China’s state-run media continues to spread falsehoods and outright conspiracy theories about COVID-19. Chinese officials continue to claim that the virus emerged from a “US germ warfare lab,” and now they are casting doubt about the effectiveness of the recently rolled out Pfizer vaccine.
The Chinese media and officials are sowing doubts about Western vaccines and the origin of the coronavirus in an apparent bid to deflect the West’s own attacks on its coronavirus response. Both issues are in the spotlight because of the rollout of vaccines globally and the recent arrival of a World Health Organization team in Wuhan, China, to investigate the origins of the virus.
Some of these conspiracy theories have found a receptive audience in China. The social media hashtag “American’s Ft. Detrick,” started by the Communist Youth League, was viewed at least 1.4 billion times last week after a Foreign Ministry spokesperson called for a WHO investigation of the biological weapons lab in Maryland.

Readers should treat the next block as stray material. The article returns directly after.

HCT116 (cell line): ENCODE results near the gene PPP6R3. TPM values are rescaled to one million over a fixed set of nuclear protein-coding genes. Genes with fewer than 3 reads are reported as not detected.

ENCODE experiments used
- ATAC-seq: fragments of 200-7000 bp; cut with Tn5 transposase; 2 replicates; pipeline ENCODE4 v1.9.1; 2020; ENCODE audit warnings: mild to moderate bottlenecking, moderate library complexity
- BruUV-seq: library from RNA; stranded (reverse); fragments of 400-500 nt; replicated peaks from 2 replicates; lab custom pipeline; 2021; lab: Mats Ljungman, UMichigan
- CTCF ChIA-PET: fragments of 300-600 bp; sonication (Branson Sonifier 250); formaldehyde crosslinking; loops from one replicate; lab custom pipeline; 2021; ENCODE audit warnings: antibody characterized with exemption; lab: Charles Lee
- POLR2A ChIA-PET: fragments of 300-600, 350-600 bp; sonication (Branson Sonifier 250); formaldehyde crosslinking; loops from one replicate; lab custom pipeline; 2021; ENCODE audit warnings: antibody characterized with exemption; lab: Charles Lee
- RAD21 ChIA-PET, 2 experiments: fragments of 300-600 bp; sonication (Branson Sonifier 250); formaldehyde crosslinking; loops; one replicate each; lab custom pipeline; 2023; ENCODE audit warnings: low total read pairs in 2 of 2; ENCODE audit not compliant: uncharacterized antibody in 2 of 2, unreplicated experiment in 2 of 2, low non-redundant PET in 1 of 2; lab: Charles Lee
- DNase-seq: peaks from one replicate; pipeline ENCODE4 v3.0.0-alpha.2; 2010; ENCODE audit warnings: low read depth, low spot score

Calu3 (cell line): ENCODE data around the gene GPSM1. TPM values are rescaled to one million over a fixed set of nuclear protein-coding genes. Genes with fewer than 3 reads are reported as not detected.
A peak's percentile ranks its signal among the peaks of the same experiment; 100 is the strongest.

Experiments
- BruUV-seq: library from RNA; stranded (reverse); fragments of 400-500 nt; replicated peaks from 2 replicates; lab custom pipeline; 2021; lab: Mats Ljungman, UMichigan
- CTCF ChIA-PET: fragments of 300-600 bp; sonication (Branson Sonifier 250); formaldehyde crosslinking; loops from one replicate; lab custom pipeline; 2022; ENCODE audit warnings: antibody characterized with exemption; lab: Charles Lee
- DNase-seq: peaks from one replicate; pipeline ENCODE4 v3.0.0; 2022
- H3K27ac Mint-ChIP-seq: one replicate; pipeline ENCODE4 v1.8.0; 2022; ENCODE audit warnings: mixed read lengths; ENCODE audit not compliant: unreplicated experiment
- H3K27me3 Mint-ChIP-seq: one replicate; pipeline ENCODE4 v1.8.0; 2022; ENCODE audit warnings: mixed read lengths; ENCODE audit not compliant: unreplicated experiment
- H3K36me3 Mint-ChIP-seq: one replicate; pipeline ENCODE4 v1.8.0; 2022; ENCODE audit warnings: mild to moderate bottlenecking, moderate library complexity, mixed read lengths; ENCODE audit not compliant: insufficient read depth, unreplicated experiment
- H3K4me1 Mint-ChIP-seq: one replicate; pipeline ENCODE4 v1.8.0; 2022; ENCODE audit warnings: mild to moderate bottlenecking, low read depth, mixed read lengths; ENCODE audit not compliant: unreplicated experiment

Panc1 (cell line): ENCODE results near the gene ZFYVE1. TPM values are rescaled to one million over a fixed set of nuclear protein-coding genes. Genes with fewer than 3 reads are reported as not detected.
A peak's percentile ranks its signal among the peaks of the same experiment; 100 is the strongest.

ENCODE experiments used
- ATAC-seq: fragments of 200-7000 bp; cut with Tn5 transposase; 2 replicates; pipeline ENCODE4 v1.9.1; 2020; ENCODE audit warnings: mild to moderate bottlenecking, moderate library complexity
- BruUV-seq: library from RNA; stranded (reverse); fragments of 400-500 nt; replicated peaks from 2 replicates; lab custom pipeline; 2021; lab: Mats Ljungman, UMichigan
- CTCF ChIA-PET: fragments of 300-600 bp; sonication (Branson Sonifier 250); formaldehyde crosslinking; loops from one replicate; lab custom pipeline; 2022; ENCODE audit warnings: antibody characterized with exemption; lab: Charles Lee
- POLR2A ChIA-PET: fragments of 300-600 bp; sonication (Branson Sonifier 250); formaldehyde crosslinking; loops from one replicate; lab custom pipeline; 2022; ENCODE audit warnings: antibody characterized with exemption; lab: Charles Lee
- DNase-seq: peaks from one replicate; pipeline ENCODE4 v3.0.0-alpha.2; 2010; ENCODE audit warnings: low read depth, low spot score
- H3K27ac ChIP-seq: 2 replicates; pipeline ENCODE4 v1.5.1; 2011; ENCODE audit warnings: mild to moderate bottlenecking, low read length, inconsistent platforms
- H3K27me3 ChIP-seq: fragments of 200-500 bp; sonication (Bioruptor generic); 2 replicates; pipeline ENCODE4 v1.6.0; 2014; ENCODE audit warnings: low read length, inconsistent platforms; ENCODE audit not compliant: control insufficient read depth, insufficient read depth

“It’s purpose is to shift the blame from mishandling by (the) Chinese government in the pandemic’s early days to conspiracy by the US,” said Fang Shimin, a now-U.S.-based writer known for exposing faked degrees and other fraud in Chinese science. “The tactic is quite successful because of widespread anti-American sentiment in China.”
Yuan Zeng, an expert on Chinese media at the University of Leeds in Great Britain, said the government’s stories spread so widely that even well-educated Chinese friends have asked her whether they might be true.
Inflaming doubts and spreading conspiracy theories might add to public health risks as governments try to dispel unease about vaccines, she said, saying, “That is super, super dangerous.”
In the latest volley, Chinese state media called for an investigation into the deaths of 23 elderly people in Norway after they received the Pfizer vaccine. An anchor at CGTN, the English-language station of state broadcaster CCTV, and the Global Times newspaper accused Western media of ignoring the news.
Health experts say deaths unrelated to the vaccine are possible during mass vaccination campaigns, and a WHO panel has concluded that the vaccine did not play a “contributory role” whatsoever in the Norway deaths.